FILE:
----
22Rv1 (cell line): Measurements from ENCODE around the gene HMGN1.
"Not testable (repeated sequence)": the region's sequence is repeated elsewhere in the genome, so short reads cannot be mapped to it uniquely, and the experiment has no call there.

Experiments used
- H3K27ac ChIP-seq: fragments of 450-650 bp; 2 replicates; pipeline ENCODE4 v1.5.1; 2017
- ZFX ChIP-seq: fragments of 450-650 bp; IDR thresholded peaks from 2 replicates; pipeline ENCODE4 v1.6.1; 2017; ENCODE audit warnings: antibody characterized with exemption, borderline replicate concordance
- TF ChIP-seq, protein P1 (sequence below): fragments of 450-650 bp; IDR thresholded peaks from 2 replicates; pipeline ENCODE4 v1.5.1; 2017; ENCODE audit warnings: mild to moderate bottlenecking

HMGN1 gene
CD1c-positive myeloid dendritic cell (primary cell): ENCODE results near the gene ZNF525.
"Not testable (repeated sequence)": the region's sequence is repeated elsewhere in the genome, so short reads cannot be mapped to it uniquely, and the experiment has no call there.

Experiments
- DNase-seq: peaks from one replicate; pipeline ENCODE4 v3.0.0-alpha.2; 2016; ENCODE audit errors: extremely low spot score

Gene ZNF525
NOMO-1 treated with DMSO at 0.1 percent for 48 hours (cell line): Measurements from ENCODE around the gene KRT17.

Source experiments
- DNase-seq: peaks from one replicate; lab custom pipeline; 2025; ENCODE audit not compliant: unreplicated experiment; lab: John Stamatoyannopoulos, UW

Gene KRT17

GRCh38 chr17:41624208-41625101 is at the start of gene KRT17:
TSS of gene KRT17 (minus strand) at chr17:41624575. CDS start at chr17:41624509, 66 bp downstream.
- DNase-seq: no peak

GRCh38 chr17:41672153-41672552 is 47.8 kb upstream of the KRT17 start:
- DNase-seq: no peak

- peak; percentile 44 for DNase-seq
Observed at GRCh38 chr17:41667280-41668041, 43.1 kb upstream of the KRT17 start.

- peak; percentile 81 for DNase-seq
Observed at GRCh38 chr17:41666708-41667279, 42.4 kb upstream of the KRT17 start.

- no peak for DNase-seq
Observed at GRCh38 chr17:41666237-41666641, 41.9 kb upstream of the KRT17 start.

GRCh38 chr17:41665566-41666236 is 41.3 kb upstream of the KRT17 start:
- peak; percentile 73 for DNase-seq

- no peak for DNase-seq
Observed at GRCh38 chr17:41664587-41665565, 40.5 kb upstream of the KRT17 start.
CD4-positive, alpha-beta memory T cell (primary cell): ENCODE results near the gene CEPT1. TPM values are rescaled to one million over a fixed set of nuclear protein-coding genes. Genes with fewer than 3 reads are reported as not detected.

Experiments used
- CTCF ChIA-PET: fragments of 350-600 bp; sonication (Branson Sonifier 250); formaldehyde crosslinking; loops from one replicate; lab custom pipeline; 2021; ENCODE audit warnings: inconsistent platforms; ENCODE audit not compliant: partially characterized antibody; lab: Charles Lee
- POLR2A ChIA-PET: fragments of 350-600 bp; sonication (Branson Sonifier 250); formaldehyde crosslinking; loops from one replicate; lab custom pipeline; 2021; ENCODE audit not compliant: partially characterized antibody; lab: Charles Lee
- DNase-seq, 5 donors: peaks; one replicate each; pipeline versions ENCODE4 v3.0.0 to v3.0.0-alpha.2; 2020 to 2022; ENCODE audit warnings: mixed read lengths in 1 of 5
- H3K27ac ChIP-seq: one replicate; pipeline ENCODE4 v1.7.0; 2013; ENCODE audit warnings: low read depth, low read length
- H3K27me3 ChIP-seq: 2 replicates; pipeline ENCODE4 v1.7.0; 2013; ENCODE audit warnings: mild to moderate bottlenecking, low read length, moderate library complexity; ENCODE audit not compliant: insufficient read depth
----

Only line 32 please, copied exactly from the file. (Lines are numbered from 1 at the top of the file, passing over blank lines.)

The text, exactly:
CD4-positive, alpha-beta memory T cell (primary cell): ENCODE results near the gene CEPT1. TPM values are rescaled to one million over a fixed set of nuclear protein-coding genes. Genes with fewer than 3 reads are reported as not detected.